By Joshua Parker

Last summer, I was gratefully the recipient of the Thomas Mason Interdisciplinary Fellowship, which is administered by the Department of Physics here at the University of Maryland. A Maryland physics and electrical engineering alumnus, Thomas Mason is currently a professor at UCLA, bridging both the departments of Chemistry & Biochemistry and Physics & Astronomy. His interdisciplinary background and current working environment led him to start the fellowship, with the goal of encouraging physics students to benefit from conducting research in collaboration with non-physics faculty.

As a fellow, I worked with Dr. Jon Fourkas' chemistry lab to design devices to simulate how cancer cells move through the human body. Cancer cells have been seen to regulate their internal structures in response to forces felt by external environmental rigidity and topographies. We wanted to see this up close and personal, using model devices. Floyd Bates, a graduate student in Dr.Fourkas' lab, is an expert in using two-photon lithography techniques to design micro-fluidic devices with nano-scale features. Over the summer, with input from Dr. Wolfgang Losert, from the Physics Department, and Dr. Carole Parent, a cell biologist at the National Cancer Institute, we finished with a proof-of-concept design and device, ready for real-cell experiments.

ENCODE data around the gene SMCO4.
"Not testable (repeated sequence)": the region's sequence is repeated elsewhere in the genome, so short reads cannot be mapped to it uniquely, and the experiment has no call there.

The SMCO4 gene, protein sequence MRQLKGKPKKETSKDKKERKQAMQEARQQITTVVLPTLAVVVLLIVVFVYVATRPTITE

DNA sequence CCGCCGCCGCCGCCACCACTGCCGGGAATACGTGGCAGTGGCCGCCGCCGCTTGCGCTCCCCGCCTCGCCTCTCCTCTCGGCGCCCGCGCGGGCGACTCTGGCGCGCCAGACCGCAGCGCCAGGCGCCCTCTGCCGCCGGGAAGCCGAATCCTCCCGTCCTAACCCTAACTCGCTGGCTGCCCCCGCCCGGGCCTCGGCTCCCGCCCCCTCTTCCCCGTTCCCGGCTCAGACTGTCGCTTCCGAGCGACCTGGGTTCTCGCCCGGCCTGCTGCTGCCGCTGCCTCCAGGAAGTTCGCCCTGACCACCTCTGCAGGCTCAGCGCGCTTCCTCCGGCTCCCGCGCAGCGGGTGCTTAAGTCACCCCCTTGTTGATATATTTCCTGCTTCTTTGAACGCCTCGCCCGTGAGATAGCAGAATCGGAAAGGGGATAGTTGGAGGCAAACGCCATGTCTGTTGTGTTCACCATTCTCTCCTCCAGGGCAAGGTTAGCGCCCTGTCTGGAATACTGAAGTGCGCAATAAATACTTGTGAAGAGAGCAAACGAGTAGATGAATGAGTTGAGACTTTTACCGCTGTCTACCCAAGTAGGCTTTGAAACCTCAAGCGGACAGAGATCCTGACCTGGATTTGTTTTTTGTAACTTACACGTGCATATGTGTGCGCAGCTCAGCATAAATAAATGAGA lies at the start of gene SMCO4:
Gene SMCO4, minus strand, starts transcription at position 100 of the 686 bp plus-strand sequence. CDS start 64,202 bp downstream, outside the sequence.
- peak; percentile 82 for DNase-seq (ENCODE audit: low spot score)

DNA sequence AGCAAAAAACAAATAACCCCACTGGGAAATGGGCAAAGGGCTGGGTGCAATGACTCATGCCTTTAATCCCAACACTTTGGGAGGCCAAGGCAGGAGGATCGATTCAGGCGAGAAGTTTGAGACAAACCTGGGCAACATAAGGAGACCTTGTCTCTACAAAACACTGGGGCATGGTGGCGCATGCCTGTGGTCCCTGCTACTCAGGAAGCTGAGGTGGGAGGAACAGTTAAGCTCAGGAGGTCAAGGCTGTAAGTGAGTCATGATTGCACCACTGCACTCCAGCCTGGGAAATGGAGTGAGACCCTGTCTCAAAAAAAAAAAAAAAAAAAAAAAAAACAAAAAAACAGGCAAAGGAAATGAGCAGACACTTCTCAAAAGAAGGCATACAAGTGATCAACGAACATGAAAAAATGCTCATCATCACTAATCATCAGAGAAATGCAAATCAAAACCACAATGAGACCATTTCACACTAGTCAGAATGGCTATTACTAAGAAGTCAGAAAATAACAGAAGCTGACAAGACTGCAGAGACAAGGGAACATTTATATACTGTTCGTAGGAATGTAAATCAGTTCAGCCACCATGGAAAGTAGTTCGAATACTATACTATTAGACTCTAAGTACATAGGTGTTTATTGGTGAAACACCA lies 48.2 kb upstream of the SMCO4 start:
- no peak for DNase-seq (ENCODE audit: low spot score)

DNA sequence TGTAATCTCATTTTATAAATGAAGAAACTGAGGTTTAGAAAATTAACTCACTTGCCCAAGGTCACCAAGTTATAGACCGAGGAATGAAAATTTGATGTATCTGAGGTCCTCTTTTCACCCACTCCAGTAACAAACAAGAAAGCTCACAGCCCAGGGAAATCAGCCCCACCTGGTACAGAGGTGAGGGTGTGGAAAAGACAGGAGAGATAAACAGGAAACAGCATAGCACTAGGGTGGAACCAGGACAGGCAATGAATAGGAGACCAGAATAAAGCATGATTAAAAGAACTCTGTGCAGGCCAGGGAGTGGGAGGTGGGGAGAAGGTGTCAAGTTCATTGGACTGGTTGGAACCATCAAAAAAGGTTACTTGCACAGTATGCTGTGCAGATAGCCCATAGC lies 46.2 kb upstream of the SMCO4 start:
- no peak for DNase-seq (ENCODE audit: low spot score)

The experiment is still ongoing, and will likely be so for a while (isn't that always the case in science?) We are also in the process of developing computer simulations of cells moving in the device, which will direct future device designs. Thanks to the support of the Thomas Mason Fellowship, the forthcoming results from both the experiment and simulations will dramatically aid in understanding how cancer cells find their way through the complex environment of a human body.


The Thomas G. Mason Interdisciplinary Physics Fund was established in December 2000 by Thomas G. Mason (BS, 1989). Spendable Income from the Thomas Mason Interdisciplinary Physics Fund exposes talented doctoral students in the Department of Physics to problems and approaches in non-physics disciplines through summer interaction with professors in other departments.